BY DAPO AKINREFON
Erstwhile Lagos political operative, Opeyemi Bamidele, now a member of the House of Representatives has in recent times used the opportunity of his birthday to stoke issues of national concern. His 49th birthday anniversary last Thursday was no exception.
PRevious speakers of the Opeyemi Bamidele lecture series include Governor Kayode Fayemi of Ekiti State who spoke on the theme: “Moving from activism into politics: Imperatives of democratic transition in the African context”; former chairman, Editorial board of the News magazine, Mr Odia Ofeimum on “how goes the Nigerian state”; Professor Itse Sagay on “legislating for the common good: Contemporary issues and perspective”; and Commissioner for transport in Lagos state, Mr Kayode Opeife “errands of progress: product of collective struggle”.
The 2012 edition of the lecture entitled: “Legislating in troubled times: National Assembly and challenges of legislating for good governance in Nigeria”, was the 5th annual MOB lecture series in commemoration of the 49th birthday anniversary of Bamidele, held at the Alumni hall, Christ School in Ado-Ekiti.
Eminent personalities present at the event included: former governor of Ondo State, Evangelist Bamidele Olumilua; Mr Biodun Akinfasaye who represented Governor Kayode Fayemi; the Oluyin of Iyin, Oba Ademola Ajakaiye; Mr and Mrs Opeyemi Bamidele, Ekiti state chairman of the Action Congress of Nigeria, ACN, Chief Tunde Awe; Messrs Bimbo Daramola and Adekunle Fatai; former local government chairman of Oshodi-Isolo, Chief Ipesa Balogun; the Chief Imam of Ekiti state, Alhaji Jamiu Bello; Dr Sanya Awosan, Mrs Omowunmi Edet, Mr Dayo Akinlaja (SAN); clergymen and traditional rulers.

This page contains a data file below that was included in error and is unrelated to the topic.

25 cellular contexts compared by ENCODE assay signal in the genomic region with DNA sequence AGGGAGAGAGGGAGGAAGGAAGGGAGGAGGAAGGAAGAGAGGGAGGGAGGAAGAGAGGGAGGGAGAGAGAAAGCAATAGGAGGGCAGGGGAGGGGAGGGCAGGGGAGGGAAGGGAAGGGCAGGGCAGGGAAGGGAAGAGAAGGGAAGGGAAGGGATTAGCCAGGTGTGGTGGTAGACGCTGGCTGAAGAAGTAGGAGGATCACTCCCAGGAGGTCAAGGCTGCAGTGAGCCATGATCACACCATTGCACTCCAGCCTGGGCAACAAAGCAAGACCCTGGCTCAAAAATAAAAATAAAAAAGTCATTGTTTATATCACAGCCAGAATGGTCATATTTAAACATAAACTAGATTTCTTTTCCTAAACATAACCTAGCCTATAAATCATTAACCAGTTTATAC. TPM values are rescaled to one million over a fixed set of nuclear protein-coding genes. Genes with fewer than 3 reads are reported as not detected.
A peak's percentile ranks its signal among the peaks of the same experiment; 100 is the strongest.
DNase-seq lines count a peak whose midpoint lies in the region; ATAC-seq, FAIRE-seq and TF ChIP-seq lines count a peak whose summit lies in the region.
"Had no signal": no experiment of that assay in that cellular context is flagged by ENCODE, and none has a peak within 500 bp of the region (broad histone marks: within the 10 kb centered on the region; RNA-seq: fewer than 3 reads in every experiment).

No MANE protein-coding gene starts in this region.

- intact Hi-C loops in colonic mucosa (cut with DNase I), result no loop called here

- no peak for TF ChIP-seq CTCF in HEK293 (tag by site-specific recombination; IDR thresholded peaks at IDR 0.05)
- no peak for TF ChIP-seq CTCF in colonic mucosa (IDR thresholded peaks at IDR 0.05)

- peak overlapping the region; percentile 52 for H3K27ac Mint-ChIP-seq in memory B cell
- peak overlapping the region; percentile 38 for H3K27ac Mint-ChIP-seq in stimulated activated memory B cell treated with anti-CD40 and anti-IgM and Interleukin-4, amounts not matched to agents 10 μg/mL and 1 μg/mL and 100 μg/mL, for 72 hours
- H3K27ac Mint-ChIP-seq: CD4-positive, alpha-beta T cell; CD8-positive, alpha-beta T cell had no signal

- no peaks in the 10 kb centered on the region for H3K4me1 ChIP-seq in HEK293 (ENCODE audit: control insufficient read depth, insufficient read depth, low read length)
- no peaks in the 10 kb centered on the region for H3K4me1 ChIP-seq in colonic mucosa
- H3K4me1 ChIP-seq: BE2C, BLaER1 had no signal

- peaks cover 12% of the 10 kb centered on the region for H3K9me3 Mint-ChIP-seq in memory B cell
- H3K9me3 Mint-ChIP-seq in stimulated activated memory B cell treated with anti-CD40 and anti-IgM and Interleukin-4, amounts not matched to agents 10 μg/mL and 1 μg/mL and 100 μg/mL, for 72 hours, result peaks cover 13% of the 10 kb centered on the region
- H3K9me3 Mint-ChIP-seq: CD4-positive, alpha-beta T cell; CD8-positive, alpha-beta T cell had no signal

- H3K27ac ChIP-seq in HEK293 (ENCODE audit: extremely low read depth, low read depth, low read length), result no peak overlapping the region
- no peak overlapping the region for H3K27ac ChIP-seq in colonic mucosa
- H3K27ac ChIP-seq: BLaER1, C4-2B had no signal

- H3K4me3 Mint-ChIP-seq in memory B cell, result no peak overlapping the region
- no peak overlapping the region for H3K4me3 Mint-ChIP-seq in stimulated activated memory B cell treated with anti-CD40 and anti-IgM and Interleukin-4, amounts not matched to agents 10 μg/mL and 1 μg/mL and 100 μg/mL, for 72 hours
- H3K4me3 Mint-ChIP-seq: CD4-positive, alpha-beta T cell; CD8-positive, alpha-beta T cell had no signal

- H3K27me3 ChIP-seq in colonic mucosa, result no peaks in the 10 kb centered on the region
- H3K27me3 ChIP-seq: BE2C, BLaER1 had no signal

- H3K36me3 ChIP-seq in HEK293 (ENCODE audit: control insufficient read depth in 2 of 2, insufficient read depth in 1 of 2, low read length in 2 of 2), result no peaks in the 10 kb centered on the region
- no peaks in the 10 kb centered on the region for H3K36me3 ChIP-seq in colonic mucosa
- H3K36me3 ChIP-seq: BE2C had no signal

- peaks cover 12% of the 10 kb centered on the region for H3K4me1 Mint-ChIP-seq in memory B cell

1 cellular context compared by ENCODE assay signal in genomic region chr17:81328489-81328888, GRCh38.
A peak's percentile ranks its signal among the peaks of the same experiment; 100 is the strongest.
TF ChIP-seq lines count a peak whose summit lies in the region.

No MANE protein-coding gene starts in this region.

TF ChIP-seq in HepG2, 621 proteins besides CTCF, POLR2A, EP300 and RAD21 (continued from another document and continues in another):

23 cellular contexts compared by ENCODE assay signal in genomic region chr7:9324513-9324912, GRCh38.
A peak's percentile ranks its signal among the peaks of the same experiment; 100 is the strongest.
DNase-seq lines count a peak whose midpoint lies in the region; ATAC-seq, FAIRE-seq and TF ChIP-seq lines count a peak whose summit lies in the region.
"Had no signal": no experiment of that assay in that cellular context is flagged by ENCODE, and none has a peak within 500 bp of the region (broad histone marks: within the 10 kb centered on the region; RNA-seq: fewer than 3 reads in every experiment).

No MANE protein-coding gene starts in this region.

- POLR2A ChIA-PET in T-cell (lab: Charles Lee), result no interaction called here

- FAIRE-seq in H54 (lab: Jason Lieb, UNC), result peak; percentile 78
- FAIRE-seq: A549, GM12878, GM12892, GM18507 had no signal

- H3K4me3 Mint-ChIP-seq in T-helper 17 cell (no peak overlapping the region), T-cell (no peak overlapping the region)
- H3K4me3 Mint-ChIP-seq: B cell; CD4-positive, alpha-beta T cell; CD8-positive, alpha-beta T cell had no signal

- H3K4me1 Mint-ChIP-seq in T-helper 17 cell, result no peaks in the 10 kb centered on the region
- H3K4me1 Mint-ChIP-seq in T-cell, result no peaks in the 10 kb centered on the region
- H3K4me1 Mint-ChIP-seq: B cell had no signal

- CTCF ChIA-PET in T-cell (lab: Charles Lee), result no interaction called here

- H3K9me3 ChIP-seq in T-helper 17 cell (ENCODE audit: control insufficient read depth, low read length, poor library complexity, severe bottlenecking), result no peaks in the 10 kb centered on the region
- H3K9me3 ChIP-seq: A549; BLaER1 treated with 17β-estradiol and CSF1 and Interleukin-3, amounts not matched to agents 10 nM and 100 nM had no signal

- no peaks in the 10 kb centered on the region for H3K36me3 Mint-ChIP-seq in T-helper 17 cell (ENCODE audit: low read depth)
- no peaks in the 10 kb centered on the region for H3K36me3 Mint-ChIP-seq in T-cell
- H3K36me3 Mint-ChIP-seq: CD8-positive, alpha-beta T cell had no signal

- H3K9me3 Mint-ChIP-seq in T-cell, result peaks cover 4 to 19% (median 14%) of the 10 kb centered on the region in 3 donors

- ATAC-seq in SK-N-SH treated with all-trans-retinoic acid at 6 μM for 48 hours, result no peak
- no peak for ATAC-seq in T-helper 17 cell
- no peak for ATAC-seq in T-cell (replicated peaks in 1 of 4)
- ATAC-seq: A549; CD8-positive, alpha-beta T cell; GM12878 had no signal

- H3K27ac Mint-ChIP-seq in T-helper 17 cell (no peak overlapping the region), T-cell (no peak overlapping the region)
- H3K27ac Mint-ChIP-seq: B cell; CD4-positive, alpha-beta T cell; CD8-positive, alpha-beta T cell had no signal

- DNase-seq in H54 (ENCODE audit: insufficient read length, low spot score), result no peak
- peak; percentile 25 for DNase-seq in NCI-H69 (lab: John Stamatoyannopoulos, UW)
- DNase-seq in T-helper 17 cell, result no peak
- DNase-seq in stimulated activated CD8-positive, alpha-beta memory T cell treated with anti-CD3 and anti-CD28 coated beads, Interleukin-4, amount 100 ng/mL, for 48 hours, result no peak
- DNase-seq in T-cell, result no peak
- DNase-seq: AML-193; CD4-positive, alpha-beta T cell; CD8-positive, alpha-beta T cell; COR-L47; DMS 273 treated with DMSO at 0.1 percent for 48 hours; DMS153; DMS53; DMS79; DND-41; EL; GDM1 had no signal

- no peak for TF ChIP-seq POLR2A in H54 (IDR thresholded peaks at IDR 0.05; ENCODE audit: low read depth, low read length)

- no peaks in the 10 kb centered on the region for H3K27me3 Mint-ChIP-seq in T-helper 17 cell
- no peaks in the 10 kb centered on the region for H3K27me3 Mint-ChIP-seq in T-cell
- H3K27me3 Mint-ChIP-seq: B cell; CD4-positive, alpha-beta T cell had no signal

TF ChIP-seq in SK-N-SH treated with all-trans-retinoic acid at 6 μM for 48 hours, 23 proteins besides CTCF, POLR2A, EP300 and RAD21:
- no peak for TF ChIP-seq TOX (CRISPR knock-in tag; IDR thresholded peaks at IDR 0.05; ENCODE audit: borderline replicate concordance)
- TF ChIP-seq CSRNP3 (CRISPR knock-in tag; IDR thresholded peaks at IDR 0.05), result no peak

Babalola chides opponents of SNC: Firing the first salvo was a legal icon, Chief Afe Babalola, SAN, who stated the imperative of convening a conference to discuss the multifarious problems that have besieged the country.
While flaying opponents of a national conference, especially those within the National Assembly, he asserted that sovereignty resides in the people.